Every major sector has felt the wrath of the novel coronavirus pandemic. However, some industries have completely buckled under pressure — in particular, oil and gas.
Oil stocks are a major casualty of the current crisis, and it’s hard to find a name that is not currently flat or down on the year as of this writing.
The United States Oil Fund, LP (NYSEArca:USO), a proxy for U.S. crude prices with a portfolio mostly of short-term NYMEX futures contracts on WTI crude oil, is down more than 73% YTD. Meanwhile, the iShares U.S. Energy ETF (NYSEArca:IYE) has shed 45.9% of its value in the period. The exchange-traded fund’s 38 stocks represent a who’s who of America’s oil producers.
However, a few oil and gas companies are offering a stable revenue stream despite the pandemic. These are all New York Stock Exchange-listed stocks offering a dividend yield of more than 5%:
- Exxon Mobil (NYSE:XOM)
- NuStar Energy (NYSE:NS)
- Chevron (NYSE:CVX)
- China Petroleum & Chemical (NYSE:SNP)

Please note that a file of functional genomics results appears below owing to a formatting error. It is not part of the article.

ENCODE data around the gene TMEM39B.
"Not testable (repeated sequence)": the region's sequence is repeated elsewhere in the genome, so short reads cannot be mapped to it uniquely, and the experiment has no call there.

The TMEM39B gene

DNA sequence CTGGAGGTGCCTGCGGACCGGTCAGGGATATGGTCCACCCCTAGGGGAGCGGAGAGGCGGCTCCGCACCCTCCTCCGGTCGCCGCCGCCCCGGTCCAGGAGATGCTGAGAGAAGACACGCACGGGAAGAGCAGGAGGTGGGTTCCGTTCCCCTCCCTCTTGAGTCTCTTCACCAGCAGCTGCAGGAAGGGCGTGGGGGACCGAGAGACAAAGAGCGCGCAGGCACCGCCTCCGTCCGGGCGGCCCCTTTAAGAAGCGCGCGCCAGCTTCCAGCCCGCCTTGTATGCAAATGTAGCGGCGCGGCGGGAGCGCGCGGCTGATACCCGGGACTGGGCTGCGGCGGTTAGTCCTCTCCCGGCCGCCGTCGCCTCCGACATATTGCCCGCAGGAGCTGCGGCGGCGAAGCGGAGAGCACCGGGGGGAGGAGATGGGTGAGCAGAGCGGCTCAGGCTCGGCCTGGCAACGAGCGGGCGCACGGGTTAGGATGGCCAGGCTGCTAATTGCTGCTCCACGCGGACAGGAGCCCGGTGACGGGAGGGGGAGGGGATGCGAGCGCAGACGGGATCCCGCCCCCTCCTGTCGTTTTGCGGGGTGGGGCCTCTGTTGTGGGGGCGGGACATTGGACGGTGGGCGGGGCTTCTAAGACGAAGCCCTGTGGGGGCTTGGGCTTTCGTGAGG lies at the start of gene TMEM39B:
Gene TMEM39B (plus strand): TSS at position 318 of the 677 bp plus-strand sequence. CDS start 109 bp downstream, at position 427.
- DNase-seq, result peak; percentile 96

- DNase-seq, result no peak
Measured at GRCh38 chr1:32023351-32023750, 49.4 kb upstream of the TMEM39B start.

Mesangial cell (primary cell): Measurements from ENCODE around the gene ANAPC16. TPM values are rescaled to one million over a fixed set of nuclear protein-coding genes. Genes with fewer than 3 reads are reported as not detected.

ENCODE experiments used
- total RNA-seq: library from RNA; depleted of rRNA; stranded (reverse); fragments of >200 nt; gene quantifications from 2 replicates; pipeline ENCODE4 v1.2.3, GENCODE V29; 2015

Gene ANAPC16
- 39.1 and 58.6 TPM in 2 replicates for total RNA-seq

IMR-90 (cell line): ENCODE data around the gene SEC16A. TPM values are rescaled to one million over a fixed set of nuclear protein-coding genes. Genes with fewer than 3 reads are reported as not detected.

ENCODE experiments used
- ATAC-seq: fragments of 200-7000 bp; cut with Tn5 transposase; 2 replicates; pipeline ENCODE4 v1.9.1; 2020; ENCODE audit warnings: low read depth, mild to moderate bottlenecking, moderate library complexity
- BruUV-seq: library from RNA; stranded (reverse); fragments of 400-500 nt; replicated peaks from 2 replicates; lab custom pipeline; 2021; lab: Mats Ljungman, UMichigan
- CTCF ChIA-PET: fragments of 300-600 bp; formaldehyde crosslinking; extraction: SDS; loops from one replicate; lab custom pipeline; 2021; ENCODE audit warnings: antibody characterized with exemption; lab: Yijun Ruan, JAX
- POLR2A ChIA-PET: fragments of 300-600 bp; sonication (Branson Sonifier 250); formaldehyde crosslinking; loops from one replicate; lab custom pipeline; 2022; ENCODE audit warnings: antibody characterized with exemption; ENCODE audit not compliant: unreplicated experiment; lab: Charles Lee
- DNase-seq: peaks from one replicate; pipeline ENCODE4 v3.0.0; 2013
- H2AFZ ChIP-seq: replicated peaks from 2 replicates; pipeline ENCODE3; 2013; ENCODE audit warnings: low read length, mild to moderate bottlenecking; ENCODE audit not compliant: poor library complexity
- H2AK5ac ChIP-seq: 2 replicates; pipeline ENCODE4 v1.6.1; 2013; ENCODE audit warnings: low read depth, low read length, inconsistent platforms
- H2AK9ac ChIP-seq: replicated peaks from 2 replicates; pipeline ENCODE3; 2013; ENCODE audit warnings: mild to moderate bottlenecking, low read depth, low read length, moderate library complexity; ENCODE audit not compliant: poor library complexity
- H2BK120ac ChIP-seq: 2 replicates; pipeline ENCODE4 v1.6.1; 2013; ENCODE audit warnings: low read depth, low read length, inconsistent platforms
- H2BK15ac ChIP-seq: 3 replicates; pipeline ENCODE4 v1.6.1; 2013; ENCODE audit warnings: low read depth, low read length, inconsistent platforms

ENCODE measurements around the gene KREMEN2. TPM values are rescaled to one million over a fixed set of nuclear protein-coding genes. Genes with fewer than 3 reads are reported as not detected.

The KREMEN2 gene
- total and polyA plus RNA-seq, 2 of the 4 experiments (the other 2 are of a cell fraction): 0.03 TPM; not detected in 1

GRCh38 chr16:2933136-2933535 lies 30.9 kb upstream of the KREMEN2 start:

- Kinder Morgan (NYSE:KMI)
Safe Oil Stocks: Exxon Mobil (XOM)
Dividend Yield: 9.65%
Exxon Mobil is still one of the largest publicly traded oil companies in the world. Needless to say, the collapse in oil prices hasn’t been great for the XOM stockholders. And with oil prices still around$40/barrel WTI, it’s unlikely that the situation will change soon. Until demand returns to pre-pandemic levels, the company will have to cut costs and increase efficiency.
In the meantime, several analysts are wondering what will happen to the company’s dividend — one of the highest in the sector. Surely, Exxon will have to look to cut its payout at some point since the company needs to build up its cash reserves.
But at this point, the dividend has become a matter of prestige for the oil giant. That’s why I don’t think that a cut is around the corner.